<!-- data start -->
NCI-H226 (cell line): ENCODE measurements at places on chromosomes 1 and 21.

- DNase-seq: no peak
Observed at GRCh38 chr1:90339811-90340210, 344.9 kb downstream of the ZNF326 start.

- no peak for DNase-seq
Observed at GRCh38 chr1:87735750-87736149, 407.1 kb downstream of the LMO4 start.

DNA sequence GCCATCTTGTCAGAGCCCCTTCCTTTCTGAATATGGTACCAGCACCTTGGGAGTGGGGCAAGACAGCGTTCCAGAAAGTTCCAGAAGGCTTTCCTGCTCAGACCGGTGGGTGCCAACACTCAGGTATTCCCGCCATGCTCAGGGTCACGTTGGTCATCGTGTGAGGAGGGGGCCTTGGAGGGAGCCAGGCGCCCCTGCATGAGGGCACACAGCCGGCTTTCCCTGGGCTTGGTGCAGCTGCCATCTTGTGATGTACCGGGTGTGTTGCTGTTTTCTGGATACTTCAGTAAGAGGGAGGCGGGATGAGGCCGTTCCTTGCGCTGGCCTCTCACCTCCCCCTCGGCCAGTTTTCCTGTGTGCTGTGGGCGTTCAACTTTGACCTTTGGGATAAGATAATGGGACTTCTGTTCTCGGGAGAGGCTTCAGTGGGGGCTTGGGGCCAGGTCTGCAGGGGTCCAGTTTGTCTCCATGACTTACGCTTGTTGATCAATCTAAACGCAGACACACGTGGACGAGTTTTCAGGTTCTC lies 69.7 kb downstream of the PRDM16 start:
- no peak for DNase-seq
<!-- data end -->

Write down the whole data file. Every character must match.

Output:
NCI-H226 (cell line): ENCODE measurements at places on chromosomes 1 and 21.

- DNase-seq: no peak
Observed at GRCh38 chr1:90339811-90340210, 344.9 kb downstream of the ZNF326 start.

- no peak for DNase-seq
Observed at GRCh38 chr1:87735750-87736149, 407.1 kb downstream of the LMO4 start.

DNA sequence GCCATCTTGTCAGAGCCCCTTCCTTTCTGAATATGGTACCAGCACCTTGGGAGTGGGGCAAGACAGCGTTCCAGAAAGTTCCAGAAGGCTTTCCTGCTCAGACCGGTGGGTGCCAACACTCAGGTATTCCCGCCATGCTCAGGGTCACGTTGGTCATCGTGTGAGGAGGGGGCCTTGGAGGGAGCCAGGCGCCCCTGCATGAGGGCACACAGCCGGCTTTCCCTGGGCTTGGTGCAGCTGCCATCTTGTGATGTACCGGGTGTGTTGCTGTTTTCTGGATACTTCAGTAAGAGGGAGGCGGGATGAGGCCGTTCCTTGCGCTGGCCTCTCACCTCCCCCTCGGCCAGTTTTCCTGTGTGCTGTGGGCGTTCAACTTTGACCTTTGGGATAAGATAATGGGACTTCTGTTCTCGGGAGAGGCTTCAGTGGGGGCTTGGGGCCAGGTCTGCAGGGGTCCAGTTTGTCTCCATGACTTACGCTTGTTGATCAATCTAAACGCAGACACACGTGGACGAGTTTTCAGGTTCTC lies 69.7 kb downstream of the PRDM16 start:
- no peak for DNase-seq